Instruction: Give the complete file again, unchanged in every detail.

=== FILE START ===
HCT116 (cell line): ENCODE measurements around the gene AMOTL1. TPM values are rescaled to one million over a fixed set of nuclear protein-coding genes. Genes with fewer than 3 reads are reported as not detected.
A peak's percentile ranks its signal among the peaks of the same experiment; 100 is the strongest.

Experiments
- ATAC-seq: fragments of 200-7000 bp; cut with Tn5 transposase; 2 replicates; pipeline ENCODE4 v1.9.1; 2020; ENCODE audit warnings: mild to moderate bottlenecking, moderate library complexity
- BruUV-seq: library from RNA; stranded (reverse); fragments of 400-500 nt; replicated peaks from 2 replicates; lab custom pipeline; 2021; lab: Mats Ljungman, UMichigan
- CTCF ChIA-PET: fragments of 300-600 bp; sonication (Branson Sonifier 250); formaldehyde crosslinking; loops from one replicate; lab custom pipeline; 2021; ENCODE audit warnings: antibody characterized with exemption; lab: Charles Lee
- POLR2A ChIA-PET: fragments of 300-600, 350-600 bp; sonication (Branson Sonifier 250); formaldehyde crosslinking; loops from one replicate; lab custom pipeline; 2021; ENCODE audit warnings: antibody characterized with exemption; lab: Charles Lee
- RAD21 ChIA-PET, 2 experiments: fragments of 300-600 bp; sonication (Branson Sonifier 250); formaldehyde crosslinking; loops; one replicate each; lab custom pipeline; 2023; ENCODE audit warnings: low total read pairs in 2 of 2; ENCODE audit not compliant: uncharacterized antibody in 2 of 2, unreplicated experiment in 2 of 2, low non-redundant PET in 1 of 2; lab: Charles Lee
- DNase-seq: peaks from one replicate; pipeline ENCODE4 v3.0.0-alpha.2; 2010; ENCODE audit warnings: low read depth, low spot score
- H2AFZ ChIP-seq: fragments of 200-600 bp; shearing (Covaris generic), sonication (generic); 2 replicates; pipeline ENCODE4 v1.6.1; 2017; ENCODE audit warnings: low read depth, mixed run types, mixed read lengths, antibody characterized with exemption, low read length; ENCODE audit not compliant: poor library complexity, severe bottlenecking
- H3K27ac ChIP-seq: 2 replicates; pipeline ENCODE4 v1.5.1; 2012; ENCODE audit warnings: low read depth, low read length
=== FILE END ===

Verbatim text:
HCT116 (cell line): ENCODE measurements around the gene AMOTL1. TPM values are rescaled to one million over a fixed set of nuclear protein-coding genes. Genes with fewer than 3 reads are reported as not detected.
A peak's percentile ranks its signal among the peaks of the same experiment; 100 is the strongest.

Experiments
- ATAC-seq: fragments of 200-7000 bp; cut with Tn5 transposase; 2 replicates; pipeline ENCODE4 v1.9.1; 2020; ENCODE audit warnings: mild to moderate bottlenecking, moderate library complexity
- BruUV-seq: library from RNA; stranded (reverse); fragments of 400-500 nt; replicated peaks from 2 replicates; lab custom pipeline; 2021; lab: Mats Ljungman, UMichigan
- CTCF ChIA-PET: fragments of 300-600 bp; sonication (Branson Sonifier 250); formaldehyde crosslinking; loops from one replicate; lab custom pipeline; 2021; ENCODE audit warnings: antibody characterized with exemption; lab: Charles Lee
- POLR2A ChIA-PET: fragments of 300-600, 350-600 bp; sonication (Branson Sonifier 250); formaldehyde crosslinking; loops from one replicate; lab custom pipeline; 2021; ENCODE audit warnings: antibody characterized with exemption; lab: Charles Lee
- RAD21 ChIA-PET, 2 experiments: fragments of 300-600 bp; sonication (Branson Sonifier 250); formaldehyde crosslinking; loops; one replicate each; lab custom pipeline; 2023; ENCODE audit warnings: low total read pairs in 2 of 2; ENCODE audit not compliant: uncharacterized antibody in 2 of 2, unreplicated experiment in 2 of 2, low non-redundant PET in 1 of 2; lab: Charles Lee
- DNase-seq: peaks from one replicate; pipeline ENCODE4 v3.0.0-alpha.2; 2010; ENCODE audit warnings: low read depth, low spot score
- H2AFZ ChIP-seq: fragments of 200-600 bp; shearing (Covaris generic), sonication (generic); 2 replicates; pipeline ENCODE4 v1.6.1; 2017; ENCODE audit warnings: low read depth, mixed run types, mixed read lengths, antibody characterized with exemption, low read length; ENCODE audit not compliant: poor library complexity, severe bottlenecking
- H3K27ac ChIP-seq: 2 replicates; pipeline ENCODE4 v1.5.1; 2012; ENCODE audit warnings: low read depth, low read length